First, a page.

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Following the Developing Python Modules With Pascal tutorial, I was able to create a python module in object pascal on windows with the excellent Free Pascal compiler.

The question is: how should I distribute a native code module that isn't compiled with with the standard C tool-chain?

Should I just ask users to install Free Pascal? If so, how do I convince the distutils to invoke it?

Or should I just distribute binaries? Free Pascal supports a bunch of compilation targets, so cross-compiling binaries is no problem. It's perfectly normal to distribute binaries for windows on PyPI, but what about the other platforms?

And either way: how can I test the module on all those platforms?


PS: Not to sound like a commercial, but in response to the inevitable question, "why not just write it in C?" all I can say is that having written extensions in C and pyrex/Cython, free pascal is by far the easiest time I've had of it, and I'm more than happy to jump through a few hoops to use it.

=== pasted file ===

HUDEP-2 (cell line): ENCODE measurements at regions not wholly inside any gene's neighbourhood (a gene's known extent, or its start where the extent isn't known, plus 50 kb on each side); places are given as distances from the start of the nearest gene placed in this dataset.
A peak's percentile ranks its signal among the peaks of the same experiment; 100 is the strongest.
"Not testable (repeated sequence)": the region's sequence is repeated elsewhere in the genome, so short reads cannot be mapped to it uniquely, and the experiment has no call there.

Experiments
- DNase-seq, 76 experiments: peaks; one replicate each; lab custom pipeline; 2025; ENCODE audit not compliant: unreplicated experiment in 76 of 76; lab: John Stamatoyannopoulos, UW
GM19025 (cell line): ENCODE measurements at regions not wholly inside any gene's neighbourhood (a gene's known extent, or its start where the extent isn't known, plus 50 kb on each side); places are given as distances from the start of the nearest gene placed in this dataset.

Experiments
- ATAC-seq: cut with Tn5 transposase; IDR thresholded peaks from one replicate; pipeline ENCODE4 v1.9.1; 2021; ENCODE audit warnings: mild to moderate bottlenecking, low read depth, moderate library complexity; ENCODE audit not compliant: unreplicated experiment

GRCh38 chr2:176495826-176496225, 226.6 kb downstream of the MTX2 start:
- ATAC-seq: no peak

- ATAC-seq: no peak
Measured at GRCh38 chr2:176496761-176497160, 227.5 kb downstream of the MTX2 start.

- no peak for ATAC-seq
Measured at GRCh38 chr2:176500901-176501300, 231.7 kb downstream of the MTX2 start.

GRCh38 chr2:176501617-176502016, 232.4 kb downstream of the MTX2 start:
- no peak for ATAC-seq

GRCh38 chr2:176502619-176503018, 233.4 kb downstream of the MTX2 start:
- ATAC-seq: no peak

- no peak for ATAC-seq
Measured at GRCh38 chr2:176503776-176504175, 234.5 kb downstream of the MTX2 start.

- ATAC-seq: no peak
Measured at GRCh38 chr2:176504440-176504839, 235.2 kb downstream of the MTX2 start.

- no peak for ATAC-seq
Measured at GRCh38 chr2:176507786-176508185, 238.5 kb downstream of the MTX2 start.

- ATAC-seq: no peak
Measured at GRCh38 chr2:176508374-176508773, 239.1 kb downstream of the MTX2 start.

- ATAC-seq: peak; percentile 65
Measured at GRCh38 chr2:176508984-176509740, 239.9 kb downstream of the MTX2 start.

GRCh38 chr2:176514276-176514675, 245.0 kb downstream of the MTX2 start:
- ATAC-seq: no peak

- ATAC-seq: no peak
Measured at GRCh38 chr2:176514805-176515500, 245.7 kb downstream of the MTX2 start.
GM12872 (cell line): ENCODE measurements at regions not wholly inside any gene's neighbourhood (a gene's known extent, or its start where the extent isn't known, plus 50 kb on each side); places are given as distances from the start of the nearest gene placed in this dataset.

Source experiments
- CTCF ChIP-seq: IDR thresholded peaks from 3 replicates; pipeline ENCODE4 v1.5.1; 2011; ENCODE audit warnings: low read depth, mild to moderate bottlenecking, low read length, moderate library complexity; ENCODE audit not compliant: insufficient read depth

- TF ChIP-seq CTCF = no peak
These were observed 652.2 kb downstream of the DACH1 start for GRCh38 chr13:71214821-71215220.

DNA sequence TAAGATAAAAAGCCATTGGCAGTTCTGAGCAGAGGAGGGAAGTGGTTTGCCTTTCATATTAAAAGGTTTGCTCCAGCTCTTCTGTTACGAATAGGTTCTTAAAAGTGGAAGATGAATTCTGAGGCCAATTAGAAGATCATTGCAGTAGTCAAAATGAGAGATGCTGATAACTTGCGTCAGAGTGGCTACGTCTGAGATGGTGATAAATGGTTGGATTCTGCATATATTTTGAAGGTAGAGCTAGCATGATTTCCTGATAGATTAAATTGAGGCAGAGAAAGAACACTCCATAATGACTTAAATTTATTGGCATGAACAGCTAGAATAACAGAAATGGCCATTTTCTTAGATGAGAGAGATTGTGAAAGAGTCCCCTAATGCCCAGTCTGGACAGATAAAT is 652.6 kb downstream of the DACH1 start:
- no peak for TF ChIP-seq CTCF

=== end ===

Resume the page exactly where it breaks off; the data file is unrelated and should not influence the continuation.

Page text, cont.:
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3 Answers 3

Definitely distribute binary kits. I doubt people would be willing to install Free Pascal.

To test the module on many platforms, the best option is to use VirtualBox to run those operating systems on your own development machine.

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Simply distribute the binaries, as long as the module doesn't link to a too specific python library, you'll be fine. i.e.: try to linklib python instead of libpython2.7.so.1.2.3.whatever

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up vote 0 down vote accepted

In retrospect, this was not really a good question.

The answer that turned out best for my particular case was to just treat the system as an application rather than a module, and distribute the application itself as a binary.

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